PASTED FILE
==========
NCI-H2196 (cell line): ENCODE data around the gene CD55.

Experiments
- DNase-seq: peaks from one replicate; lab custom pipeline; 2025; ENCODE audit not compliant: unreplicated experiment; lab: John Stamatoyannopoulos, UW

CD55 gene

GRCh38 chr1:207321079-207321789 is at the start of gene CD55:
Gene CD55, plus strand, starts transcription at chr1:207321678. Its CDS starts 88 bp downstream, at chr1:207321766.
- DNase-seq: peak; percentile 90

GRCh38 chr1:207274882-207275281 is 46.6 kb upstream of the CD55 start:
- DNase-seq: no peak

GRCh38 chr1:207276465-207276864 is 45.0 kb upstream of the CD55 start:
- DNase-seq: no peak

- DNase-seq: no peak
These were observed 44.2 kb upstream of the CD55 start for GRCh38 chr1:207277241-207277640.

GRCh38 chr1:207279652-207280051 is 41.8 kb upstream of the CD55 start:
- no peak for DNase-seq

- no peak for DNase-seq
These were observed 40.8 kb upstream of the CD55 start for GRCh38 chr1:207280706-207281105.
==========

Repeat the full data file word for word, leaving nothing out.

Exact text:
NCI-H2196 (cell line): ENCODE data around the gene CD55.

Experiments
- DNase-seq: peaks from one replicate; lab custom pipeline; 2025; ENCODE audit not compliant: unreplicated experiment; lab: John Stamatoyannopoulos, UW

CD55 gene

GRCh38 chr1:207321079-207321789 is at the start of gene CD55:
Gene CD55, plus strand, starts transcription at chr1:207321678. Its CDS starts 88 bp downstream, at chr1:207321766.
- DNase-seq: peak; percentile 90

GRCh38 chr1:207274882-207275281 is 46.6 kb upstream of the CD55 start:
- DNase-seq: no peak

GRCh38 chr1:207276465-207276864 is 45.0 kb upstream of the CD55 start:
- DNase-seq: no peak

- DNase-seq: no peak
These were observed 44.2 kb upstream of the CD55 start for GRCh38 chr1:207277241-207277640.

GRCh38 chr1:207279652-207280051 is 41.8 kb upstream of the CD55 start:
- no peak for DNase-seq

- no peak for DNase-seq
These were observed 40.8 kb upstream of the CD55 start for GRCh38 chr1:207280706-207281105.